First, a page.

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We recently lost my wonderful mother-in-law to complications from a stroke following a diagnosis of cancer. As we prepare for her memorial service, I’ve been thinking about what a blessing it’s been to be able to help care for parents in their final days—and to do so without having to worry excessively about expensive plane tickets, time off work and other potential financial burdens.
If you have parents who are elderly or in poor health, consider opening a savings account dedicated to making their lives, and yours, a little easier. That fund can pay for:
Getting there. In the five years my mom battled cancer, I spent a small fortune on plane tickets getting from my home (which was then in Anchorage) to hers in Washington state. Sometimes, these were pretty routine visits where I could plan ahead and score reasonable fares. Other times, I’d get the call that there was a crisis and that I needed to get there fast, grabbing whatever seat I could. Because I didn’t carry credit card debt and had a fat emergency fund, I was able to buy airfares without triggering a financial crisis.
Some other tips: Sometimes reward seats open up at the last minute, so if you have frequent flyer miles you can use, check out that option. If you’re within driving distance, consider buying a $50 or $100 gas card and setting that aside for use in emergencies.
Being there. About three years into her fight, Mom had a serious setback. Dad was providing most of her care and he was overwhelmed. I was able to take a two-month unpaid leave from work to help out—again, thanks to my emergency fund and to the flexibility of my employer, which held my job for me. (This was before the passage of the Family and Medical Leave Act of 1993, which allows covered employees to take unpaid, job-protected leaves to care for a spouse, child or parent with a serious health condition.) Two months with no paychecks took a serious bite out of that savings account, but I’ll never regret the cost. I was able to take another month off a couple of years later, at the end of her life, and was again so grateful to be able to be there.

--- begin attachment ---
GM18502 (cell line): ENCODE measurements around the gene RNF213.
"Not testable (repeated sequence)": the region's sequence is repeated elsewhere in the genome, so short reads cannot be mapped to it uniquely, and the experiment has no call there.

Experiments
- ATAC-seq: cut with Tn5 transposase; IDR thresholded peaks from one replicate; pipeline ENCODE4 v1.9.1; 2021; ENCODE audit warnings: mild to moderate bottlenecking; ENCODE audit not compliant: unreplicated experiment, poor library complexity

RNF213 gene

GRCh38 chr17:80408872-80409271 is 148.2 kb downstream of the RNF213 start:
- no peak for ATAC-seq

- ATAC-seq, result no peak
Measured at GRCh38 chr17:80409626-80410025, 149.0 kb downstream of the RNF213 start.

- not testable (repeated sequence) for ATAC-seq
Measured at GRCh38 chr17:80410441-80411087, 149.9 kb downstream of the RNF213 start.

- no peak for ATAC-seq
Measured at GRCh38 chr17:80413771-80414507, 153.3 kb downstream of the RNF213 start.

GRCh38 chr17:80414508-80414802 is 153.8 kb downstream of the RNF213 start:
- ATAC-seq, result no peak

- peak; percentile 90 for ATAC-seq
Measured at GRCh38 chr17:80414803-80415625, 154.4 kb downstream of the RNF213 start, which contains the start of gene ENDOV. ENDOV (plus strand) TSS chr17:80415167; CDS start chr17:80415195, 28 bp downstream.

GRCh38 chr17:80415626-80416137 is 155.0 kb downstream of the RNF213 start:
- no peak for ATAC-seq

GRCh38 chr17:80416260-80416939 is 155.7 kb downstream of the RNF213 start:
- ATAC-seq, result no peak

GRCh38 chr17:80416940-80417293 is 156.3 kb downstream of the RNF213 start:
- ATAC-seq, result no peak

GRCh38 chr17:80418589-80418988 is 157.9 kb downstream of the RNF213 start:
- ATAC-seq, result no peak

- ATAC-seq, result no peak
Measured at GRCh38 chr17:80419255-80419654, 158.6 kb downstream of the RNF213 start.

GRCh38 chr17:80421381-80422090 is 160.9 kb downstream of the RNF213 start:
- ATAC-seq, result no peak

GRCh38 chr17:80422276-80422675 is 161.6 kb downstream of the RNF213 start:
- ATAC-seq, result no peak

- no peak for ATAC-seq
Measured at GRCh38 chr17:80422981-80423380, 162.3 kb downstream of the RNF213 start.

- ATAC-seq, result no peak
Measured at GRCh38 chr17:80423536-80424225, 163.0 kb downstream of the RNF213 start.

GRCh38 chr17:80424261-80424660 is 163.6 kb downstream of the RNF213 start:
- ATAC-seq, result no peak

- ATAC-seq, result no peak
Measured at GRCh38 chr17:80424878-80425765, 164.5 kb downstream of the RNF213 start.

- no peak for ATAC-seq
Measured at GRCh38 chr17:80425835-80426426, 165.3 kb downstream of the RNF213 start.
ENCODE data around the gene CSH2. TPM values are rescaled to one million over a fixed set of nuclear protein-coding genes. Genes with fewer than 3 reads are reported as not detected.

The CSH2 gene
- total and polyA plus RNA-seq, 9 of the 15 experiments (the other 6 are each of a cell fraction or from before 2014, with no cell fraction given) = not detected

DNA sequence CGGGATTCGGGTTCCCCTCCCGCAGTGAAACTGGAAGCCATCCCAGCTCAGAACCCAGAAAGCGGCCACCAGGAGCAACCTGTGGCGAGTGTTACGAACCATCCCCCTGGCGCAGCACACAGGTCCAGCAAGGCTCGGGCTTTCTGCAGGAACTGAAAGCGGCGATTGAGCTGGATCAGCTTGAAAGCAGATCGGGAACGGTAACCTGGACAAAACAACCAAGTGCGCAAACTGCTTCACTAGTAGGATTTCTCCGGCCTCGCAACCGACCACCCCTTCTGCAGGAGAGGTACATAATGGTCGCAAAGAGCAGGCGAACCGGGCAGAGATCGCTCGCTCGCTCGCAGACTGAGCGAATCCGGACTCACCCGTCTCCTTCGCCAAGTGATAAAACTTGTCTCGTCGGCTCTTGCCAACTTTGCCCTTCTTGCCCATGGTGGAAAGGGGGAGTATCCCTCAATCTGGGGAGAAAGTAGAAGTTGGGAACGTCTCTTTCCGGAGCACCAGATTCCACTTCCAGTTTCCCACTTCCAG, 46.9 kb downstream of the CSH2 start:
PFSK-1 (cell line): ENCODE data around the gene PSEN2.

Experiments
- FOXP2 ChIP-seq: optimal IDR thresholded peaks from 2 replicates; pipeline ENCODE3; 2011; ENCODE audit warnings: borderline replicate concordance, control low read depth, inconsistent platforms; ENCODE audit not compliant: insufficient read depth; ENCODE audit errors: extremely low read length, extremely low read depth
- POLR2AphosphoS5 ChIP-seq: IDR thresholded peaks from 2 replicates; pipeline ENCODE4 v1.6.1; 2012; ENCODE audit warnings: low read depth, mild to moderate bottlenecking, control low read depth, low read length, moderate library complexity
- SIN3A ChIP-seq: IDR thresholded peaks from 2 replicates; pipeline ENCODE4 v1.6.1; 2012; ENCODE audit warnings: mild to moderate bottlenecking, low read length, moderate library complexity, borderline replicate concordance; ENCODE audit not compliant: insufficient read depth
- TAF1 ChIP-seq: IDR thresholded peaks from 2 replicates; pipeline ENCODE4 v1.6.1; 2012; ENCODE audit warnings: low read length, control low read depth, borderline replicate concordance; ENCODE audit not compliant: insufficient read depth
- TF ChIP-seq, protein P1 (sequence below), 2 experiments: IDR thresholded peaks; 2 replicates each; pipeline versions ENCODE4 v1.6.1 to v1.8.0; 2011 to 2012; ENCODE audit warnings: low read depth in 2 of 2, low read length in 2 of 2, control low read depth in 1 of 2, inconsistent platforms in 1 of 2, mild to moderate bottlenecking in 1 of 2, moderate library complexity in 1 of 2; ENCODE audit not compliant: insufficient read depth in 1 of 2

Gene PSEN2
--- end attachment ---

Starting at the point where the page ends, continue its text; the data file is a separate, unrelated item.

Getting help. A few years ago, my father had a massive stroke while visiting a relative in Florida. We couldn’t fly him home, since he was too ill to travel. To help us manage his care long distance, we hired a geriatric care manager who was worth her weight in gold. She not only translated the medical-ese that baffled us, but helped us find a good nursing home for him and a friendly companion who could keep him company in between my frequent visits. Families are often left on their own to figure out how to care for an incapacitated relative, and she hooked us up with resources we might never have found otherwise. None of this was cheap—we spent about $10,000 on the care manager alone over four months—but she dramatically shortened our learning curve and ensured my dad got good care at the end of his life. Whenever friends are dealing with an ill or declining parent and don’t live nearby, I encourage them to hire a geriatric care manager to help them assess the situation and find solutions. A session with a care manager can even help when you live locally, since these folks live and breathe elder care, which is a new world to most of the rest of us.
It’s impossible to know in advance how much money you might need, but anything you can set aside will help ease the financial burden when the time comes to help your folks.